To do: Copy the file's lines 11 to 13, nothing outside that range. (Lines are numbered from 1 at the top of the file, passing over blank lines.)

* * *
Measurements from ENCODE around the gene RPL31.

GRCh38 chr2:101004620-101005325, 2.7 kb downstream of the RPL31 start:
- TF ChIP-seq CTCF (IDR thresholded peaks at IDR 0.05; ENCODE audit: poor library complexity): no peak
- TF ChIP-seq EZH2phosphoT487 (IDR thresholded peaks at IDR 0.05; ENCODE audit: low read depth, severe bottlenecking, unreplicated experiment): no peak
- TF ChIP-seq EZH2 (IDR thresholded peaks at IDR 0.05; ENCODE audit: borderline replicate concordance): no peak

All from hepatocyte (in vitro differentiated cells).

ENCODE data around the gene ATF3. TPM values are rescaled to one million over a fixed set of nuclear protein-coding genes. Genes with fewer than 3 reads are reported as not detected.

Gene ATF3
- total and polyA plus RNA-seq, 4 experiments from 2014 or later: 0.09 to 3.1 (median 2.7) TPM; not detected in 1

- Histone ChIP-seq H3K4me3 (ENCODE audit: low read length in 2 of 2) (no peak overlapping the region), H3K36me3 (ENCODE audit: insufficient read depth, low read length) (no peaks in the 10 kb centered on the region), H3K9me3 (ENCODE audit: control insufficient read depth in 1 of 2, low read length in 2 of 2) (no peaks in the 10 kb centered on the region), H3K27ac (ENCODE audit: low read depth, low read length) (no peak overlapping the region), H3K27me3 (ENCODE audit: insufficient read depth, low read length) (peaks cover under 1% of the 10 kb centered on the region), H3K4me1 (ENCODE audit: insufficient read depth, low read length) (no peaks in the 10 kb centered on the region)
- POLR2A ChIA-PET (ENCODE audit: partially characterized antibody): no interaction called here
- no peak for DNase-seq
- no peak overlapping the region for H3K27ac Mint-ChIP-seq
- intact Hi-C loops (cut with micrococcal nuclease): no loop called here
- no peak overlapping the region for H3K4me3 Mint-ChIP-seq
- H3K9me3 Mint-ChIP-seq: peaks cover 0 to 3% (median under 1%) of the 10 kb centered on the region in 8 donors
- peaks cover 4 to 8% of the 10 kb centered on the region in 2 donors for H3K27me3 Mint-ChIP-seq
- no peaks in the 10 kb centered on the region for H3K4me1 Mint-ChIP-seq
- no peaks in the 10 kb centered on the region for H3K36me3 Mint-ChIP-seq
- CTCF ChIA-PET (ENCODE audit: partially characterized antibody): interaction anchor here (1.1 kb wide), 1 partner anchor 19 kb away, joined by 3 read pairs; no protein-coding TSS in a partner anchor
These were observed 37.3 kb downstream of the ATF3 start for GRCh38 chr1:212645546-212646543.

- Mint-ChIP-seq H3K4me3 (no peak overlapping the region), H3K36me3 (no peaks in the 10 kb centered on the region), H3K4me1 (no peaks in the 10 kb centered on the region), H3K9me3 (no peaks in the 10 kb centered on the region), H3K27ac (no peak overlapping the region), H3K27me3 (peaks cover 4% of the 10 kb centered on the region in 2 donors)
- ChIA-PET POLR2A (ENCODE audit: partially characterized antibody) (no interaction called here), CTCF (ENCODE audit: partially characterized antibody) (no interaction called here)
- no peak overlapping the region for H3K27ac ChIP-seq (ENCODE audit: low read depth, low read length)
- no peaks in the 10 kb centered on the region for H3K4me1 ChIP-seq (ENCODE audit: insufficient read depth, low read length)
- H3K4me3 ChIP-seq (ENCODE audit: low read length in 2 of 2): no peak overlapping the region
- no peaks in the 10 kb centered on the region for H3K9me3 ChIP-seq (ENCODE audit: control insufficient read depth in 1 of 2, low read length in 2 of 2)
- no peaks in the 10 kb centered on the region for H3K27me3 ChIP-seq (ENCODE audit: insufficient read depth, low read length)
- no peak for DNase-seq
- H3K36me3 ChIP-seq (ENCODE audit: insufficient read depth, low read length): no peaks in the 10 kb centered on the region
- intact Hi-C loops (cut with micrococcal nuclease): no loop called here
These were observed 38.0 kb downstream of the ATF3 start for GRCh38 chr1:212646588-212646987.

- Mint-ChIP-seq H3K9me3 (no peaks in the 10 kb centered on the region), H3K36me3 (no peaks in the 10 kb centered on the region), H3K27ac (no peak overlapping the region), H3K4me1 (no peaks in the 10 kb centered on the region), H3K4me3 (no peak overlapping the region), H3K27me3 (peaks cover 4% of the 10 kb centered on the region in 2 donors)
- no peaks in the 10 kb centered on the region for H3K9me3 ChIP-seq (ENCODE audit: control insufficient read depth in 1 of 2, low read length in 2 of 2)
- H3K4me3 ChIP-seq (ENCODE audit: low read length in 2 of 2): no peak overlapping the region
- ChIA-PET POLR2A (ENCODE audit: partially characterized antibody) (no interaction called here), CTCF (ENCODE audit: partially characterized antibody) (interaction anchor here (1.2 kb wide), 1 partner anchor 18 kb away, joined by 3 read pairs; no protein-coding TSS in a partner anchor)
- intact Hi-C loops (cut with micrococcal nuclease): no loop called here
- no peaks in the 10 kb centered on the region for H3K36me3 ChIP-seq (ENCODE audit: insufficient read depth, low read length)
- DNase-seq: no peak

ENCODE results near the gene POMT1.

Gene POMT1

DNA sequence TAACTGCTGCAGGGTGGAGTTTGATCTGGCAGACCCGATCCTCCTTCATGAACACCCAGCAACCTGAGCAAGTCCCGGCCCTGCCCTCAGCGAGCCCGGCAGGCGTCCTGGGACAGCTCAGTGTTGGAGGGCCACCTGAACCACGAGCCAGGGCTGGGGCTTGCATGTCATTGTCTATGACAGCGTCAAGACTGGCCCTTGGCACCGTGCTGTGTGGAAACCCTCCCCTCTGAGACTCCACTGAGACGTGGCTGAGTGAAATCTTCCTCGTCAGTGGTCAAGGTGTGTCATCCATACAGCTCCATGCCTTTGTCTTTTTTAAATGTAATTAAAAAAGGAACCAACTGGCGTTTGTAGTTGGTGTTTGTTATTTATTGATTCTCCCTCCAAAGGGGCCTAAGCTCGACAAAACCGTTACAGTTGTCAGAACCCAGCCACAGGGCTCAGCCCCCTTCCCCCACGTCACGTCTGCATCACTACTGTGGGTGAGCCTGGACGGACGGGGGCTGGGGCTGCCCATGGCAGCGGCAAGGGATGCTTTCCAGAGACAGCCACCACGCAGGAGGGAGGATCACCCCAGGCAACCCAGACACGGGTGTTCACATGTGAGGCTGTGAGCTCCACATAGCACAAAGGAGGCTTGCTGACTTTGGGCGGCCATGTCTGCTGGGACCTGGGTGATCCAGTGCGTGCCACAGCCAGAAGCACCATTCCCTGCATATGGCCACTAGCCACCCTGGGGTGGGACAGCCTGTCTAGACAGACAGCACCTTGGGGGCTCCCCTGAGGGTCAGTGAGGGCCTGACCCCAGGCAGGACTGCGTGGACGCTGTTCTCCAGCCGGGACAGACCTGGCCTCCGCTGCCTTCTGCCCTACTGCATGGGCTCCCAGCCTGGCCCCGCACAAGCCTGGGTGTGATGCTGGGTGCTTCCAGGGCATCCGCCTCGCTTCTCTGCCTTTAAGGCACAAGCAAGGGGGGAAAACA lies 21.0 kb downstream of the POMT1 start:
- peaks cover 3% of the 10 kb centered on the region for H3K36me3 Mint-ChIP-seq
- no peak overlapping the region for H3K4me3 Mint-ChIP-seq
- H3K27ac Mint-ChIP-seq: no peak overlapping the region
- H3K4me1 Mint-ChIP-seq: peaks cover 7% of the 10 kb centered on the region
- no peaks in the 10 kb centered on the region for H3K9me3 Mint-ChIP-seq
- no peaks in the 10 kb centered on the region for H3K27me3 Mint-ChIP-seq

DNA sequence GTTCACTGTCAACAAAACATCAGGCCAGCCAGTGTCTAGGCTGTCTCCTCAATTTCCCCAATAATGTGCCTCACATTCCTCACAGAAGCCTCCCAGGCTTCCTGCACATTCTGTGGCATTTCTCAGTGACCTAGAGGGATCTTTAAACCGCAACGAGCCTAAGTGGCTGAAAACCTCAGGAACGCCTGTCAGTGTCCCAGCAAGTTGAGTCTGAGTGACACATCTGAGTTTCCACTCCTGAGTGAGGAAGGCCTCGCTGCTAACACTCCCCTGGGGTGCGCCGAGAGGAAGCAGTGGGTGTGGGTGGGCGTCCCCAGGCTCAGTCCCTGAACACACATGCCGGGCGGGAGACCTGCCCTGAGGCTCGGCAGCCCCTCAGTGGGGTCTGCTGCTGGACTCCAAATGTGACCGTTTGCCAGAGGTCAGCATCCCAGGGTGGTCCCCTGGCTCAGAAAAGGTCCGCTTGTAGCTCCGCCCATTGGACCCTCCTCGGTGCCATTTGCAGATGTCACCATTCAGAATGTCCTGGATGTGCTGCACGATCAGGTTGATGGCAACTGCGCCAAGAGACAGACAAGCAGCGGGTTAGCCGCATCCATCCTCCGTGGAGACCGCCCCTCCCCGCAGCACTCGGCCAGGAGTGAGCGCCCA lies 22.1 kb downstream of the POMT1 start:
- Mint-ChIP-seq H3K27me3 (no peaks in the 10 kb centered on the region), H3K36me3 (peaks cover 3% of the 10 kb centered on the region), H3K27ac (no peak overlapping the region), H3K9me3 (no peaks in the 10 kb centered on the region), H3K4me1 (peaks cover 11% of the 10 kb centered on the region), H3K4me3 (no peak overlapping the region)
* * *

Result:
- POLR2A ChIA-PET (ENCODE audit: partially characterized antibody): no interaction called here
- no peak for DNase-seq
- no peak overlapping the region for H3K27ac Mint-ChIP-seq